Ebola and innovation
Lives are not all that have been lost in the ongoing Ebola crisis. In recent discussions about how to combat the virus, the methodical rigor of science and medicine has given way to hyperbolic politics and public hysteria. To be sure, informed, data-driven public policy to manage the current outbreak must remain a top priority. But it is equally important to take stock of the epidemic’s lessons and to ensure that we are prepared for the emergence of other diseases.
Two major lessons should be learned from the current Ebola outbreak. First, the fight against a single disease must not come at the expense of strengthening an entire healthcare system. Countries with fragile health systems may be able to tackle a given ailment with the help of NGOs and foreign governments, but they are likely to be dangerously unprepared when confronted with unexpected outbreaks of new diseases.
In Liberia, for example, the prevalence of malaria in children under the age of five declined from 66% in 2005 to below 32% in 2011. Nonetheless, when the Ebola virus entered Liberia from neighboring Guinea earlier this year, the country’s health-care infrastructure was quickly overwhelmed. More than 2,000 Liberians have died of the disease, and the virus remains rampant. Similarly, unless they strengthen the health-care system as a whole, other countries that have performed well in some areas – say, the fight against Ebola – could still face large death tolls and long-term economic turmoil.
The second lesson that the Ebola epidemic holds concerns major gaps in our ability to develop new methods and technologies to fight the virus and other diseases like it. Our policies and approaches have too often been reactive, not proactive. As a result, affordable and easy-to-use protective equipment for frontline health-care workers and point-ofcare tests that are quick, reliable, robust, and cost-effective have been hard to find. The public and non-profit sectors should support innovations that are not only focused on solving immediate problems, but that also address potential future challenges.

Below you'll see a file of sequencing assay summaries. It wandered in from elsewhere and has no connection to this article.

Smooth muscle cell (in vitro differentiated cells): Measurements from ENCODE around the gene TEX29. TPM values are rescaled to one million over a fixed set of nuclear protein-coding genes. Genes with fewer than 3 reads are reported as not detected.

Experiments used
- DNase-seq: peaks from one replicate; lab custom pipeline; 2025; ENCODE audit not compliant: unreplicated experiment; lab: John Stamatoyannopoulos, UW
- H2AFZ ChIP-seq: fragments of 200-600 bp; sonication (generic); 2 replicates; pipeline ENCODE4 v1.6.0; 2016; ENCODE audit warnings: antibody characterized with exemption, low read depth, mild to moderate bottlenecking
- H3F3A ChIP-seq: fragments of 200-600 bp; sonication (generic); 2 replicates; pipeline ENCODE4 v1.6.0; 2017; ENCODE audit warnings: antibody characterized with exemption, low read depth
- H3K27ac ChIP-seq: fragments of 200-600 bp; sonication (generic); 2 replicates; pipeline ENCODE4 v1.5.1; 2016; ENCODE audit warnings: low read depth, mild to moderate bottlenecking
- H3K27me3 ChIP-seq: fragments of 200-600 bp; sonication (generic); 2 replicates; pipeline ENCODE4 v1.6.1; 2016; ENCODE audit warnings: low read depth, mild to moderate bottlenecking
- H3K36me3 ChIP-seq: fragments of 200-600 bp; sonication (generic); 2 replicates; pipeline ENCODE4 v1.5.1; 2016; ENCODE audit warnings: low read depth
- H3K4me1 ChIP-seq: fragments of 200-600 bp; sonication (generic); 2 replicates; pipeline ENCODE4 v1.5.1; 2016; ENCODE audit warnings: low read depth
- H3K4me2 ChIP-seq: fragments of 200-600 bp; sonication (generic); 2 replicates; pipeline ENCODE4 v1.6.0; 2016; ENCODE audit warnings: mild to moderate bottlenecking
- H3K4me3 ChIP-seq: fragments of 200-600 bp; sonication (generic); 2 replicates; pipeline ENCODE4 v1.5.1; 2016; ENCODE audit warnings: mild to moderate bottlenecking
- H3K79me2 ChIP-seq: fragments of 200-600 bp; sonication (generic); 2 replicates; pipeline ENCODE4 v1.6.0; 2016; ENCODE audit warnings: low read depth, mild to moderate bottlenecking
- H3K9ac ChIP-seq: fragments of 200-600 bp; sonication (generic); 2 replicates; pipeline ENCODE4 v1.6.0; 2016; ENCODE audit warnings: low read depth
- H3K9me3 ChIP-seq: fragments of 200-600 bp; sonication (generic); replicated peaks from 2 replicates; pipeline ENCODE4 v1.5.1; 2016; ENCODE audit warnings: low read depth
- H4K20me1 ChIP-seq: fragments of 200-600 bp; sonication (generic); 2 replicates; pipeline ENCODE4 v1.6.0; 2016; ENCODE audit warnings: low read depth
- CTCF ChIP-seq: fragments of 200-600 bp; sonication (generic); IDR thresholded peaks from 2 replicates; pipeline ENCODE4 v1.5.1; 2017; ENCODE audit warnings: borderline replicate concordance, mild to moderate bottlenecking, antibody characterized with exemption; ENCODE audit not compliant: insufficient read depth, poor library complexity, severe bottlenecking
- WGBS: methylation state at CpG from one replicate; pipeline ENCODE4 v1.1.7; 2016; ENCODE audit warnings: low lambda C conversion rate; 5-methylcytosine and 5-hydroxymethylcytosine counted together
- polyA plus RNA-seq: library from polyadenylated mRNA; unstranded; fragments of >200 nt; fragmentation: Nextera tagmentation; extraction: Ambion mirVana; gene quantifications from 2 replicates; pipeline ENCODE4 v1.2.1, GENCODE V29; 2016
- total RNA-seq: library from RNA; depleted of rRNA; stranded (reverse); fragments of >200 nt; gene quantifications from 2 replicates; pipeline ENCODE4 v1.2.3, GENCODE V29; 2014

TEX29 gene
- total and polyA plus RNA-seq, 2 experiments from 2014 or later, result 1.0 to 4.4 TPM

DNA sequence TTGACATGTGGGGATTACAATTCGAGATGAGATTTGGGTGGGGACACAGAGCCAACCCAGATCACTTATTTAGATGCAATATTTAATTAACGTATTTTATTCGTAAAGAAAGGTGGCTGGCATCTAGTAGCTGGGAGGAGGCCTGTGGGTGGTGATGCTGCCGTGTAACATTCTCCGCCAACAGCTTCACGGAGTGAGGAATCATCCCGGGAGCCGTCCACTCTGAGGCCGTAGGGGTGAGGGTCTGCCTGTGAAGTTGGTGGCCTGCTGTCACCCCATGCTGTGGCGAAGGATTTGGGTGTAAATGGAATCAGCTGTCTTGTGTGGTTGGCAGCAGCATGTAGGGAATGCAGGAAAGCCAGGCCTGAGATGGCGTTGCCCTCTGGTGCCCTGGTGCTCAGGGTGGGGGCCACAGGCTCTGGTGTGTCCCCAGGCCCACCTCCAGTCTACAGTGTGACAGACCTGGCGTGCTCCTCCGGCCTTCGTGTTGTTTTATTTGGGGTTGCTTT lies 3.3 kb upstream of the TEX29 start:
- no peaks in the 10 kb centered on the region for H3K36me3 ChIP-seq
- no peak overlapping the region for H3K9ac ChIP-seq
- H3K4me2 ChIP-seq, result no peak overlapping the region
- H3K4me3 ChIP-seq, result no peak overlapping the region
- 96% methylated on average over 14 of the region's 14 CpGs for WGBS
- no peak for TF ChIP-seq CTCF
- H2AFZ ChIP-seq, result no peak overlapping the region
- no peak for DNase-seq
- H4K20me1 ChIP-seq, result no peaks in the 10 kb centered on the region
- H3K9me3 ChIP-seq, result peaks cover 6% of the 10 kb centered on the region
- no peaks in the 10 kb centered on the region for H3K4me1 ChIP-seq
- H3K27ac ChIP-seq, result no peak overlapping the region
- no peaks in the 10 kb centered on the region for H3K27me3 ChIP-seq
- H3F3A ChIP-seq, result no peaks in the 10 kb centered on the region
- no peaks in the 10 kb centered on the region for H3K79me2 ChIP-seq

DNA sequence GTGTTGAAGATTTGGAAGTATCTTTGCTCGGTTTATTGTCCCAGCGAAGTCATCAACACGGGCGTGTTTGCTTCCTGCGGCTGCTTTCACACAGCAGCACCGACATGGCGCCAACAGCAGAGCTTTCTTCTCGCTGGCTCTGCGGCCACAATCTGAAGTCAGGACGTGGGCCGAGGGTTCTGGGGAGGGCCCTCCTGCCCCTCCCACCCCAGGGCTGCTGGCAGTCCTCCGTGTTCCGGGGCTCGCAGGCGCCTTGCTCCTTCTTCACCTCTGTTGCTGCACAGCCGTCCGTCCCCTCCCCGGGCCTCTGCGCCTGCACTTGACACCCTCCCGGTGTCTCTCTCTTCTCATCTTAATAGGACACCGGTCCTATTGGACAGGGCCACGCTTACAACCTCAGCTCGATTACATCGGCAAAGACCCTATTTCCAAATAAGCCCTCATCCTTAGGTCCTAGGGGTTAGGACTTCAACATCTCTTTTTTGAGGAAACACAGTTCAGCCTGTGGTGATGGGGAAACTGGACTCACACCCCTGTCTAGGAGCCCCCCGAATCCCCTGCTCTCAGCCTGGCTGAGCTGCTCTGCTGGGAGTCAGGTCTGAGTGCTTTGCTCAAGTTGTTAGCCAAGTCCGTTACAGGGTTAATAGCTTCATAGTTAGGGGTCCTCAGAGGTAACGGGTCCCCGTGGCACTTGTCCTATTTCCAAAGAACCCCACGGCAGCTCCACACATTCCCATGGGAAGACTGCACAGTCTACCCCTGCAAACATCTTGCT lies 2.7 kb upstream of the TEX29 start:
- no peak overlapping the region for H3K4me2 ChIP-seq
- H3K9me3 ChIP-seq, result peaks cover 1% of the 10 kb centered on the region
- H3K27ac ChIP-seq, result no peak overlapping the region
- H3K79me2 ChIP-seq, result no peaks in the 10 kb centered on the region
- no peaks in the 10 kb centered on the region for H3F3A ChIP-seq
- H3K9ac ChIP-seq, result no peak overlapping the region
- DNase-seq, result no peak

The United States Agency for International Development, the White House Office of Science and Technology, the Centers for Disease Control and Prevention, and the Department of Defense have declared Ebola a “Grand Challenge for Development” and have launched an effort to sponsor practical, cost-effective innovations to treat and prevent it. This is an important step in the right direction, but such efforts need to start well before an outbreak if they are to have a significant impact. New technologies require time to be tested before they can be deployed in the field, and scaling up to large-scale production is a major challenge for any new invention.
The Ebola crisis has shown that we need to think about developing our ability to innovate at the most basic level. Just as health-care systems in the developing world need to be strengthened, we also need to build up our capacity to develop new solutions for similar challenges when they arise.
Engineering schools often fail to provide students with knowledge or understanding of the challenges faced by those outside of the developed world. Medical students and publichealth professionals sometimes study or do internships in places where the disease burden is high; but a miniscule number of similar opportunities are available to engineers and technologists. As a result, talented scientists and engineers are often grossly unaware of problems that need to be solved, and even those that might be motivated to do so are unlikely to apply their training to address new and emerging threats.
Developing technology takes time and commitment. In addition to promoting awareness of global challenges in science and engineering schools, and providing opportunities for students to start addressing them in the field, we need to establish mechanisms that will foster and sustain the ideas that this process brings forward. By creating research grants that do not expire as soon as an outbreak is under control, we would substantially increase our portfolio of solutions to manage the next epidemic better.
When faced with the next Ebola-like challenge, our ability to meet it will depend on the strength of local institutions and our ability to develop the right tools with which to fight it. There is no telling how many lives may depend on the steps we take now.